Evelyn Green Ph.D.: -Brush up on your virtual communication skills, which include getting comfortable speaking to a camera with good eye contact, and observing and editing your body language for a virtual job interview or meeting.
-Learn a foreign language. Pick up a language based on your industry's external (i.e. guests) and internal customers (i.e. staff). For example, if Chinese outbound tourism is on the rise, and the Chinese are your local Destination Marketing Organization (DMO) primary target market, Chinese would be a great foreign language for you to pick up. If a large percentage of your frontline staff are Hispanic, learning Spanish will help you better communicate and build relationships with them.
-Pursue a graduate degree. Go for your master's, e.g. MBA for hospitality majors to broaden their job market. Although this recommendation seems to contradict the trending demand for technical skills, we still live in a world where academic credentials are valued and contribute to management position considerations, particularly with publicly traded corporations where it is important for them to win the confidence of their stockholders. Additionally, for those interested in working overseas, an advanced degree will help in the work permit application approval process. With the availability of online master's degree programs, offered at an affordable rate ( around $13k) and to be completed within 10 months on a full-time basis, this is a good time to get your competencies "tool bag" equipped and ready when needed. Stackable certifications are also good investments toward your professional development.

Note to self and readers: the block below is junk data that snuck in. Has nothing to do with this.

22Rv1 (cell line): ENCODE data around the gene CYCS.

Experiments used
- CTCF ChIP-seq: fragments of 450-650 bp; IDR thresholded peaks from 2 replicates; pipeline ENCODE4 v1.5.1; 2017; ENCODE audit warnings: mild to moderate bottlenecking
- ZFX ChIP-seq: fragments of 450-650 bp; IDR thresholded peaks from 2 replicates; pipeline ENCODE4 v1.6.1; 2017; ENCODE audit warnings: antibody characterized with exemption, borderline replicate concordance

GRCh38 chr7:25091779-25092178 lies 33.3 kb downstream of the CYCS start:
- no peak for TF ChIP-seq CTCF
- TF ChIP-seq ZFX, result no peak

Evelyn Green Ph.D.: -Be realistic - The pandemic has made this a tough job market, particularly within the hospitality industry. The likelihood of finding your "dream job" is slim, so take what is available. Once you get your foot in the door, network, network, network. People cannot help you if you, or they, do not know what you want and are capable of.
Let management and those working in the area of your career choice know that you are interested and available should an opportunity arise. In the meantime, demonstrate you are worthy of their support and consideration by doing your best in your current job.
-Be grateful - As a newly minted graduate, know that you are still in the "learning" phase. Your employer is paying you to learn your job and to get good at it. So rather than complain about the pay, know that someone is paying you to learn.
-Be confident - Know what you bring to the table and bring it every day to work!
-Be ready - When opportunity knocks, you must be ready to seize it. Agility, adaptability, and flexibility are key to getting hired.